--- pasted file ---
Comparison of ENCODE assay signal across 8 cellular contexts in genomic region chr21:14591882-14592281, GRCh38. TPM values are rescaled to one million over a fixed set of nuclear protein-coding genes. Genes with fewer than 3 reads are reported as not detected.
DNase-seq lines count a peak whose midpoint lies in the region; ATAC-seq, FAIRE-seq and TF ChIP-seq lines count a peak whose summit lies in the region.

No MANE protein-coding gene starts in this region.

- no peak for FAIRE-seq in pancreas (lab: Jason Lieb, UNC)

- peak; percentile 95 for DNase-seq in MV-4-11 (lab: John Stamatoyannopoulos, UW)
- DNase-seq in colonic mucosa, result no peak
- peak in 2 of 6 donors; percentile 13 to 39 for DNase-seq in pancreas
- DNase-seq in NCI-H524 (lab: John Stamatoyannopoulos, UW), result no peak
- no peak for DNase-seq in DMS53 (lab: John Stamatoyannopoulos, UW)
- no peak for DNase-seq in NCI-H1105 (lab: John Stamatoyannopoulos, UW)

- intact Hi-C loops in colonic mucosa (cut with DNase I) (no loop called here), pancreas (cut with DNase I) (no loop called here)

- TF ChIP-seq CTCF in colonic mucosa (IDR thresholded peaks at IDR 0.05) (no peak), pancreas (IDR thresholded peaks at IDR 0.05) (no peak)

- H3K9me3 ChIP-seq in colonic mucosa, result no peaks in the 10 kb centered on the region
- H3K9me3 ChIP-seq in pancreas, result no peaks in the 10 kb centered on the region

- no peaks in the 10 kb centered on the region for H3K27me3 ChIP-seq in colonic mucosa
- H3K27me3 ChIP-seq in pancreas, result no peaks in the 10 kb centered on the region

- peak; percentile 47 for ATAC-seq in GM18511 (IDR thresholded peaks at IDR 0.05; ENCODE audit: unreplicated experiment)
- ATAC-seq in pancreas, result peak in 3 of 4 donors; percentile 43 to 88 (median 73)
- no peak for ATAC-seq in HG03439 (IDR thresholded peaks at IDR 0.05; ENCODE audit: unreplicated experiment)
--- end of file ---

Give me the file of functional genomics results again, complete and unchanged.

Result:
Comparison of ENCODE assay signal across 8 cellular contexts in genomic region chr21:14591882-14592281, GRCh38. TPM values are rescaled to one million over a fixed set of nuclear protein-coding genes. Genes with fewer than 3 reads are reported as not detected.
DNase-seq lines count a peak whose midpoint lies in the region; ATAC-seq, FAIRE-seq and TF ChIP-seq lines count a peak whose summit lies in the region.

No MANE protein-coding gene starts in this region.

- no peak for FAIRE-seq in pancreas (lab: Jason Lieb, UNC)

- peak; percentile 95 for DNase-seq in MV-4-11 (lab: John Stamatoyannopoulos, UW)
- DNase-seq in colonic mucosa, result no peak
- peak in 2 of 6 donors; percentile 13 to 39 for DNase-seq in pancreas
- DNase-seq in NCI-H524 (lab: John Stamatoyannopoulos, UW), result no peak
- no peak for DNase-seq in DMS53 (lab: John Stamatoyannopoulos, UW)
- no peak for DNase-seq in NCI-H1105 (lab: John Stamatoyannopoulos, UW)

- intact Hi-C loops in colonic mucosa (cut with DNase I) (no loop called here), pancreas (cut with DNase I) (no loop called here)

- TF ChIP-seq CTCF in colonic mucosa (IDR thresholded peaks at IDR 0.05) (no peak), pancreas (IDR thresholded peaks at IDR 0.05) (no peak)

- H3K9me3 ChIP-seq in colonic mucosa, result no peaks in the 10 kb centered on the region
- H3K9me3 ChIP-seq in pancreas, result no peaks in the 10 kb centered on the region

- no peaks in the 10 kb centered on the region for H3K27me3 ChIP-seq in colonic mucosa
- H3K27me3 ChIP-seq in pancreas, result no peaks in the 10 kb centered on the region

- peak; percentile 47 for ATAC-seq in GM18511 (IDR thresholded peaks at IDR 0.05; ENCODE audit: unreplicated experiment)
- ATAC-seq in pancreas, result peak in 3 of 4 donors; percentile 43 to 88 (median 73)
- no peak for ATAC-seq in HG03439 (IDR thresholded peaks at IDR 0.05; ENCODE audit: unreplicated experiment)